A researcher from the US has found a way of performing an 'ethical' version of Milgram's 'classic' study on obedience. Briefly, in the original study participants were instructed to give a learning test to another participant via an intercom (this other participant - the 'learner' - was a fake; a part of the study), giving increasingly painful electric shocks when the learner made wrong answers. The fake learner would go on to make many mistakes, so the voltage that the participant thought they were giving would reach 150 volts. At this point the 'learner' would be heard shouting through the wall, telling the participant that they 'wanted out.' At all times the experimenter (in his white lab coat) would give the participant encouragement to go on with the procedure, and keep on shockin'. In the original study, this would go on until participants were giving out 450v shocks (by which time the learner was curiously quiet).
Milgram carried out the study to investigate capacities for human obedience, partly (I think) to try and gain some understanding of the actions of soldiers acting 'under orders' during the holocaust, among other things. The controversy with the study is that participants, for a time, believe that they may have knowingly incapacitated (possibly killed) someone via electric shock. This, apparently, is where the problem lies: Jerry Burger has managed to get ethical approval to replicate the study by cutting off the experiment at the 150v point. Apparently, if a participant goes beyond that 'crucial point,' where the learner is banging on the wall asking to stop, they are very likely to go on to administer the 450v shock (93% did in fact).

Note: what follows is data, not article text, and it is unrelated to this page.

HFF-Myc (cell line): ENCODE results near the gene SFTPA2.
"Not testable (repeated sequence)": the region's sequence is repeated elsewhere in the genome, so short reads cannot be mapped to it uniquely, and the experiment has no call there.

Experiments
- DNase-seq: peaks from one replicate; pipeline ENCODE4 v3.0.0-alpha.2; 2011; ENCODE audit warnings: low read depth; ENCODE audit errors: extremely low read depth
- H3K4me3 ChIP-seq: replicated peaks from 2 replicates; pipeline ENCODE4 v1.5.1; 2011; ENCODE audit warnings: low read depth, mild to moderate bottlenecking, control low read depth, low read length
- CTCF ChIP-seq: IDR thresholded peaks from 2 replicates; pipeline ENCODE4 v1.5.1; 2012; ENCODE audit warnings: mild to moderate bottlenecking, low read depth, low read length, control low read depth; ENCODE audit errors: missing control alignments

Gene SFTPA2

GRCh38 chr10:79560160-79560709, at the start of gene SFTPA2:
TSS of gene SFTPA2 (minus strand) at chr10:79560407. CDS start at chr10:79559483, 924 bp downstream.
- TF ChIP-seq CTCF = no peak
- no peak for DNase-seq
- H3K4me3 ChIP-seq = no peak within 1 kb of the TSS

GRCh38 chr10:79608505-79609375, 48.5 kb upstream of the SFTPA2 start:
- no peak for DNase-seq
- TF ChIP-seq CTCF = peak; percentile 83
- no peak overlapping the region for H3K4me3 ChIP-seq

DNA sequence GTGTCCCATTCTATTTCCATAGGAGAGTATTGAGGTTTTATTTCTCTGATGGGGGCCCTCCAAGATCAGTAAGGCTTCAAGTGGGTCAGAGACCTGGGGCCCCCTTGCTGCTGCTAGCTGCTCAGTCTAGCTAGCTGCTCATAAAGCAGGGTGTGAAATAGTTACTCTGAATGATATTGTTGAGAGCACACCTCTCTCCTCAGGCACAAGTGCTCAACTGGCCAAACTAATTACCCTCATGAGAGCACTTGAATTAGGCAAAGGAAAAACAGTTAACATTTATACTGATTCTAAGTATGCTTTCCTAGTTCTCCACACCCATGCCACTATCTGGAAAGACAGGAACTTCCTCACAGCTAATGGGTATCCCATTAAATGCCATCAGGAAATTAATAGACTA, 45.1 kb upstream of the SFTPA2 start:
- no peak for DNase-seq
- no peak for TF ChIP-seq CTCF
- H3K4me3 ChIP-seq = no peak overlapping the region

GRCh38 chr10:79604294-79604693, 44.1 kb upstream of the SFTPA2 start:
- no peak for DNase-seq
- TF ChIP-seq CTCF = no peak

Burger's 2006 study found only very slightly lower obedience rates than Milgram's 60's studies.
One: have the ethics approval board got this one wrong? I still think that it would be pretty psychologically damaging to know that I'd have gone past that 150v point. Thinking you've hurt someone is terrible; but so is knowing that you've got a 'willingly obedient' personality. That's always been the key problem of the original study for me, not the deception part.
Two: people of today generally think that we're much less willing to blindly follow authority figures than we were in the 1960s (in a recent self-report study by Blass). Would you agree with this?
Burger's page, where you can find a full account: